Syracuse by Alex Conway | Script Revolution




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In a desperate gamble to force a truce with archenemy Carthage, a pious Roman warrior wages war against the strategically important kingdom of Syracuse defended by a reclusive philosopher.

213 B.C., Epipola. ARCHIMEDES, the reclusive dreamer ecstatically streaks naked through the village past disdainful rustics having solved a vexing abstract problem in the bath. Pious Roman tribune MARCUS MARCELLUS liberates Casilinum from its Carthaginian occupiers capturing HIPPOCRATES, brother of HIERA, the wise queen of Syracuse, but his freedman EPICYDES flees. Pompous general FABIUS PICTOR reveals Hippocrates’s plan for a treaty with Carthage.

Risking all for Rome’s security, Marcus consents to Fabius’s illegal wile to infiltrate Syracuse in the guise of traders with THEMISTOCLES his erudite freedman to eliminate Carthaginian spies; reconnoiter defenses, then, lead a naval invasion. Epicydes informs Hiera who, fearing war, asks Archimedes to construct new defences for the city, despite his vow to never again serve Syracuse.

Having somberly recalled his family’s death, carefree children at play spur him to act. Surveying the affluent independent metropolis, Marcus’s religious sensibilities are offended by innovations like the Pantheon Clock that mechanically predicts religious festivals. Archimedes’ defences also fail to impress him. To continue their ruse, he and Themistocles present themselves before Hiera.

Steadfast captain HERON watches over their petition, but, spying on the proceedings is Hiera’s unworldly grandson HIERONYMUS and Epicydes who sees Marcus. He reveals to Hieronymus that Marcus took his uncle hostage; that Hippocrates sought an accord with Carthage because he feared Syracuse could not defeat a Roman invasion, and, that a war with Rome is now inevitable.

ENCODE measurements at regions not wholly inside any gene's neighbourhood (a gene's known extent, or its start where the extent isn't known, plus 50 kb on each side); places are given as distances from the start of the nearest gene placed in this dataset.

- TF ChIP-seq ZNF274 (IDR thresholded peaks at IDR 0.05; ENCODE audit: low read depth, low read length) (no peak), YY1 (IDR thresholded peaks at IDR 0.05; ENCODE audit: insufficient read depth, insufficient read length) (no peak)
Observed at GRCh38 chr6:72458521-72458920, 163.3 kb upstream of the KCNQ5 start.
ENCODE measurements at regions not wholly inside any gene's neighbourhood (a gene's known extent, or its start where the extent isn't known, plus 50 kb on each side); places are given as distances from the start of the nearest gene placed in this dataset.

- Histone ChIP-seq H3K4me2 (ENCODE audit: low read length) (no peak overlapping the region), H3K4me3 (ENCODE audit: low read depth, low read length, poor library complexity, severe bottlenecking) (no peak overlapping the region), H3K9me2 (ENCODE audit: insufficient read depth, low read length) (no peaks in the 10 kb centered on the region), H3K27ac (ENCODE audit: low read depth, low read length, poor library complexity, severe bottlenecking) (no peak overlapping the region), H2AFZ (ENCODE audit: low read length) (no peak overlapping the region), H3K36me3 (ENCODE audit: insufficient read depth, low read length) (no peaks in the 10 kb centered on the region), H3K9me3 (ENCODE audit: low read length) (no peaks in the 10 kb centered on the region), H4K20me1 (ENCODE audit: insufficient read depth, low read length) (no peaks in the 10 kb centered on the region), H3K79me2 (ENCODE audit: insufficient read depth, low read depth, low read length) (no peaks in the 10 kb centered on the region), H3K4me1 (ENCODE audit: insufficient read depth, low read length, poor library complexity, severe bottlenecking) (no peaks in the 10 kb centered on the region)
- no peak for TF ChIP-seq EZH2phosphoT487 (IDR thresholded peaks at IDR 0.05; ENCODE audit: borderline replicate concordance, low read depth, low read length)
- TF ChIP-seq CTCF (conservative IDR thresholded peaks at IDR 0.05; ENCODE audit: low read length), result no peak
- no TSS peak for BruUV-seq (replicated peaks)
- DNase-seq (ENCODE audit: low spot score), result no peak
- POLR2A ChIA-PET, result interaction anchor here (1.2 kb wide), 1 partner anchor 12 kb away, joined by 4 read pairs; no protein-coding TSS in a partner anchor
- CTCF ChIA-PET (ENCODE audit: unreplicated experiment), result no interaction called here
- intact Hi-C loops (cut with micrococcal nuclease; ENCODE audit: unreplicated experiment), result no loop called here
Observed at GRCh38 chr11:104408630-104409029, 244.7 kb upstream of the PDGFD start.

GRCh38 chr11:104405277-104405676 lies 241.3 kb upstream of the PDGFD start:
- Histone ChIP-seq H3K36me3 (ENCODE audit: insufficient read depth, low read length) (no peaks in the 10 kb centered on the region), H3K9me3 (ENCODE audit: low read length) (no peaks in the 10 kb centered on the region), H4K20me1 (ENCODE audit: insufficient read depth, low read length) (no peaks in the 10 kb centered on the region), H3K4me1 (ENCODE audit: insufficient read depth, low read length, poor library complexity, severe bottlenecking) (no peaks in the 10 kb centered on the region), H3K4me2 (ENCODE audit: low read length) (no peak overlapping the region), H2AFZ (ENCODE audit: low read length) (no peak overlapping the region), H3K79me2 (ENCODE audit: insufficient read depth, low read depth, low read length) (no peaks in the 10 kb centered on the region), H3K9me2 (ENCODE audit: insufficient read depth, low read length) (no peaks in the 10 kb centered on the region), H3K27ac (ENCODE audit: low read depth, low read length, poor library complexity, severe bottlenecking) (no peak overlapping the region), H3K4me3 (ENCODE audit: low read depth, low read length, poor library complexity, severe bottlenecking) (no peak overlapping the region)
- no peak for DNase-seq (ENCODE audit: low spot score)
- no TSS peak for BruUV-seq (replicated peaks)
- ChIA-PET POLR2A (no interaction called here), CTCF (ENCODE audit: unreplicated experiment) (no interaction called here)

The terrified youth implores Epicydes to tell Hiera. Epicydes agrees; promises to serve him as he did his uncle should Syracuse’s safety be in his inexperienced hands. Heron calls out Marcus to reveal his true identity. Undaunted, Marcus disarms a soldier; wounds Epicydes; flees Syracuse with Themistocles. Hearing the ominous news, Archimedes promises his defences will be ready.

Romans invade but Archimedes’ war machines force Marcus into a humiliating retreat. Syracuse rejoices. Bitter, Epicydes poisons Hiera, who dies, and Hieronymus inadvertently. Not knowing Epicydes murdered Hiera, Hieronymus demands he proves his loyalty by brokering a treaty with Carthage for his uncle’s return. He jails Heron, and exiles Archimedes for opposing any alliance.

Fabius is cast out of the Senate. Marcus is stripped of citizenship and banished. About to commit suicide, he finds salvation in a miniature Pantheon Clock. Detailing his intrepid strategy to attack Syracuse during its festival of Artemis, he inspires Fabius, keen to outdo a forebear who defeated Syracuse, to solicit the Senate for support. Marcus and Themistocles develop new war machines.

Festivities underway: to thwart Syracuse’s loss of liberty, Archimedes frees Heron. The Romans attack: Marcus by land; Fabius by sea. Epicydes reveals his true nature – a Carthaginian general looking for revenge. In combat, Marcus kills him; wounds Heron. Archimedes is slain by a riled Roman. Syracuse is beaten; a Carthaginian invasion stopped. Archimedes is cremated. In awe of his genius, Marcus asks Themistocles to translate his works and takes his contrivances to Rome.

Submitted: September 14, 2020
Last Updated: September 14, 2020

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Alex Conway's picture

The Writer: Alex Conway

Originally from London in the United Kingdom, Alex Conway has been a screenwriter for a number of years and written in a diverse range of genres. His first foray into the world of screenwriting resulted in the outrageous Binman Trilogy, an over-the-top horror-sci-fi-comedy that was inspired by his former teenage obsession for the muscle-bound action-movie gods he used to watch on a vinyl sofa back in the 80s. Another area of interest that has inspired several feature-length scripts in the genres of action-adventure, drama, epic and horror is the Greco-Roman world whose illustrious figures and their eminent works and exploits have long fascinated him. Lastly, the question of faith in... Go to bio

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